June 24th, 2012 _Coded into Stuxnet - The Date Stuxnet Was To Deactivate Itself

June 24th, 2012 _Coded into Stuxnet – The Date Stuxnet Was To Deactivate Itself

Of course, like any challenge to humanity, most greeted it with curiosity. Companies marketed Y2K swag. (My favorite being Y2Kandy – SweetTart-like candies shaped like integrated circuit chips. I still have a bag somewhere.) Others responded with requisite hysteria: “What’s Gonna Happen?!!” And a select few held up in compounds out west and committed mass suicide because, you know, end of the world and all that.

Because of the tremendous efforts of programmers, IT people and computer hackers, nothing other than some amusing glitches occurred as a result of the Y2K “Millennium Bug.” The public decided it was a hoax when nothing happened (airplanes didn’t fall out of the sky) but people who were in charge of fixing it knew what kind of serious bullet had just been dodged.

That’s what malware like Stuxnet and FLAME represent: a Y2K event made to order. Using the technology made to run critical infrastructure to malfunction and cause physical damage in the real – not virtual world. Unlike Y2K, the effects would not be random, but certain and targeted.


B-24 Saturation Bombing Austria March 1945

In World War II, the allies and axis powers used different bombing strategies to prosecute the air war over Europe. After the Battle of Britain was won by the RAF, Germany took to bombing cities at night. Unable to target with any precision, the idea was just to level the cities and terrify the public. V1 Buzz bomb and V2 rocket bombs were launched over the channel with the idea that they’d just crash down and explode when they ran out of fuel. If they hit something of value, well, then great.

The allies did their fair share of indiscriminate bombing, but after the allies gained control of the skies over Germany, they bombed during the day, targeting things of military value: factories, highways, bridges, air fields or anything that would help the German war effort. Of course the accuracy of high-altitude bombing was not “surgical” by any means, at least the effort wasn’t overtly to terrorize the population.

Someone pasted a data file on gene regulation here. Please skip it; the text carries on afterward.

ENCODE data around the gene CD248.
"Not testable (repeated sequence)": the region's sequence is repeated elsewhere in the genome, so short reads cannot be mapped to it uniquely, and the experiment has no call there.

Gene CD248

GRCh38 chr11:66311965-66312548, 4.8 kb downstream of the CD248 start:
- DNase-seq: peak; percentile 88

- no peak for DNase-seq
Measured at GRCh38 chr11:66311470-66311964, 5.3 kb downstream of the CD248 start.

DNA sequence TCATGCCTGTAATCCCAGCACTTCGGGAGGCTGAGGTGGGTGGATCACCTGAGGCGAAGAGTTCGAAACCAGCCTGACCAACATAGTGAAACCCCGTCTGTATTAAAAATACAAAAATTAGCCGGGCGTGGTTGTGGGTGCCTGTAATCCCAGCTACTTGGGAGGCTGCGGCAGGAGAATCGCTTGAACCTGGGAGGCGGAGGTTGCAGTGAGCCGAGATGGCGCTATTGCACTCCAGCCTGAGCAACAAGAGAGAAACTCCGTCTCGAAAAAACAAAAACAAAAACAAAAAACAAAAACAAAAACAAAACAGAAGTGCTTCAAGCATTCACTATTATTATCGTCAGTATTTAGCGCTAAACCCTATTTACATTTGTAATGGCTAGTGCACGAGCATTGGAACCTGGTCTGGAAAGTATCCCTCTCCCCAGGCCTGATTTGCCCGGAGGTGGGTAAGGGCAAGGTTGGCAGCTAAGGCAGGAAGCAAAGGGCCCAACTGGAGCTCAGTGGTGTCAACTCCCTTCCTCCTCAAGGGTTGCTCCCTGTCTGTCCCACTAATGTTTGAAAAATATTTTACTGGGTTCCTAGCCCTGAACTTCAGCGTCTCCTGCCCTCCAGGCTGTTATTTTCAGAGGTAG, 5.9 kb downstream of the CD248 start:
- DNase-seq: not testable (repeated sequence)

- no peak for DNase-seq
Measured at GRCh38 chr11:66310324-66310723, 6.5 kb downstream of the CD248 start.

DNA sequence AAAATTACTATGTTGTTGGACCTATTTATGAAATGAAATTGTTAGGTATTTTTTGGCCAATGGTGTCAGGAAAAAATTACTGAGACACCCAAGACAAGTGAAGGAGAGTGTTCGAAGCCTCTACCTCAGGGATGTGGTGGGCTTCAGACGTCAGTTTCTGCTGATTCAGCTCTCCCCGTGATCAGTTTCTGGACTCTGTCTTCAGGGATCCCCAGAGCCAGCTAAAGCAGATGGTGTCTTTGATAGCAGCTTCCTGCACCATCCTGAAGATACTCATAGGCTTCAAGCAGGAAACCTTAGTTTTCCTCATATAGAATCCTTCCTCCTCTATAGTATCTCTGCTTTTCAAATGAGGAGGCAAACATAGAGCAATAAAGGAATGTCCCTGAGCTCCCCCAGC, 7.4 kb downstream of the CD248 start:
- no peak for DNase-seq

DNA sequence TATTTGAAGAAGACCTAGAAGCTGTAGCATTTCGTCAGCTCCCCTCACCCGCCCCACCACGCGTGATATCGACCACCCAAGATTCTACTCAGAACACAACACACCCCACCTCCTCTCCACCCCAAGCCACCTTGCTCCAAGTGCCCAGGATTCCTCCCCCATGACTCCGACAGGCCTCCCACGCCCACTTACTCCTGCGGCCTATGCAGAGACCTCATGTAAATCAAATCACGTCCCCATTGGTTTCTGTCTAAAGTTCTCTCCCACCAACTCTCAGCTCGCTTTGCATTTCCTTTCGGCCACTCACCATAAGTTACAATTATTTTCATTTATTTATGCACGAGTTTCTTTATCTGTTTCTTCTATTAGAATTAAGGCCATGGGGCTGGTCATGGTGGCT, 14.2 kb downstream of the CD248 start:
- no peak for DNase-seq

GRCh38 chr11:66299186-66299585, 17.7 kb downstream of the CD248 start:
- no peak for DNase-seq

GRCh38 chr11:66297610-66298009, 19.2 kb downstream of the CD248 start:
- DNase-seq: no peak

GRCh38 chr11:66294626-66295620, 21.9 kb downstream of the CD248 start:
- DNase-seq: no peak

That is why there was an outcry over the bombing of Dresden – a city of museums that had no major military assets. After Dresden, the allies tried to control the targeting of bombing runs as best as possible, at least until Japan’s Hiroshima and Nagasaki were bombed with a new weapon to show a reluctant Japan what might befall it if it did not bow out of the war.

When General Hayden says that Stuxnet was a “good idea” but also “a big idea,” the worry is that, by showing what these kind of software assets can do, it shows what is called “proof of concept.” That cyber warfare could work and that it can cause real damage in the physical world.

It could be a made-to-order Y2K that didn’t happen then but may in the future.


Written by digitalanalogues

June 25, 2014 at 5:37 PM

2 Responses

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  1. I never thought of Y2K in the idea of a virus. But is you pointed out they are made – to – order. To me that a little scary to think that today programers have the ability to create something that could stop a country dead in its tracks. Like I have said in past remarks there is good and bad to this wonderful world of electronics its just how it’s used and by whom.


    June 26, 2014 at 8:01 AM

    • Indeed. The old cliche comes to mind: Fire can cook your dinner. It can also burn your house down.


      June 26, 2014 at 11:27 AM